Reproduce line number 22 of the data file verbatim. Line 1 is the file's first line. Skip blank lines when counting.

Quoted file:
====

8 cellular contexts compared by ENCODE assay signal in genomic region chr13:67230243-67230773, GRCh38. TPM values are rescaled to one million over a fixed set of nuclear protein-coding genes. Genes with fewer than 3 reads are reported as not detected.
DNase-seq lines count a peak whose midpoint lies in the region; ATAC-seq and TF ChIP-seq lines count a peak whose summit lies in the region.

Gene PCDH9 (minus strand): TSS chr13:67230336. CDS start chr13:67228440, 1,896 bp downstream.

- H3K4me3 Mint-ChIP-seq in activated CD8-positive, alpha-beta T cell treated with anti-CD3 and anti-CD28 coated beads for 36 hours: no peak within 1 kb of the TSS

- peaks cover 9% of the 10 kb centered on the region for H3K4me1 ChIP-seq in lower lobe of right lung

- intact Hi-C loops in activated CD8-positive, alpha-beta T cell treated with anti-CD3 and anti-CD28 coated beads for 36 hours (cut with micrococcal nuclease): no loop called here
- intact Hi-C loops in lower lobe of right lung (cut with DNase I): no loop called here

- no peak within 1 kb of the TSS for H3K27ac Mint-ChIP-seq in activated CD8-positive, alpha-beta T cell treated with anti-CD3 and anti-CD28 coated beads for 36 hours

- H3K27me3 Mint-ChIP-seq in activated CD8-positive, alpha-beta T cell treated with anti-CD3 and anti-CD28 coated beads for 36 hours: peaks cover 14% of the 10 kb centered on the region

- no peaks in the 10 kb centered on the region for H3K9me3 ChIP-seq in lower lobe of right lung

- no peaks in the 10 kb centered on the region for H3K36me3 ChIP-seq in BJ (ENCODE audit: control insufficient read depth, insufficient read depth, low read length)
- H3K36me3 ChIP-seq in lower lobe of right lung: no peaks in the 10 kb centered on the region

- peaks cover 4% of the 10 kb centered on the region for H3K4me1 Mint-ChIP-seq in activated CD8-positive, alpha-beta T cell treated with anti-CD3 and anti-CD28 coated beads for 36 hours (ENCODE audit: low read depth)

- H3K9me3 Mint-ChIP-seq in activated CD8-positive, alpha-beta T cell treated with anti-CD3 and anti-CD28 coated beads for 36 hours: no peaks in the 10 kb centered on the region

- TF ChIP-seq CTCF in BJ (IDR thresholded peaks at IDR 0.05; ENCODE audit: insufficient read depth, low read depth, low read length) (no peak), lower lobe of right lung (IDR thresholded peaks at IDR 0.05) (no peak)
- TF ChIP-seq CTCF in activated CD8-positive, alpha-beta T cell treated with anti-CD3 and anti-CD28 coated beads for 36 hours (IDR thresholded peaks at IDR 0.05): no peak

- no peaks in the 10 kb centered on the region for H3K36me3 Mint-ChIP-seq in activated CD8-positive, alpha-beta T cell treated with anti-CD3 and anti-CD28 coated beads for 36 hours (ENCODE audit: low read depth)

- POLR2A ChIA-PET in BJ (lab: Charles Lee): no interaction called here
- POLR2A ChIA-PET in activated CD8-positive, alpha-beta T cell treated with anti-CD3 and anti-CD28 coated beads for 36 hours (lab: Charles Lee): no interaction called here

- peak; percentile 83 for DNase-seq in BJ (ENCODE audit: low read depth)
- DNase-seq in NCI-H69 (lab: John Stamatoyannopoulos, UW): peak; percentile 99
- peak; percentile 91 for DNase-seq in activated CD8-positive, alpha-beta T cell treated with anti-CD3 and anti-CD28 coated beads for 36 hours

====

- peak; percentile 91 for DNase-seq in activated CD8-positive, alpha-beta T cell treated with anti-CD3 and anti-CD28 coated beads for 36 hours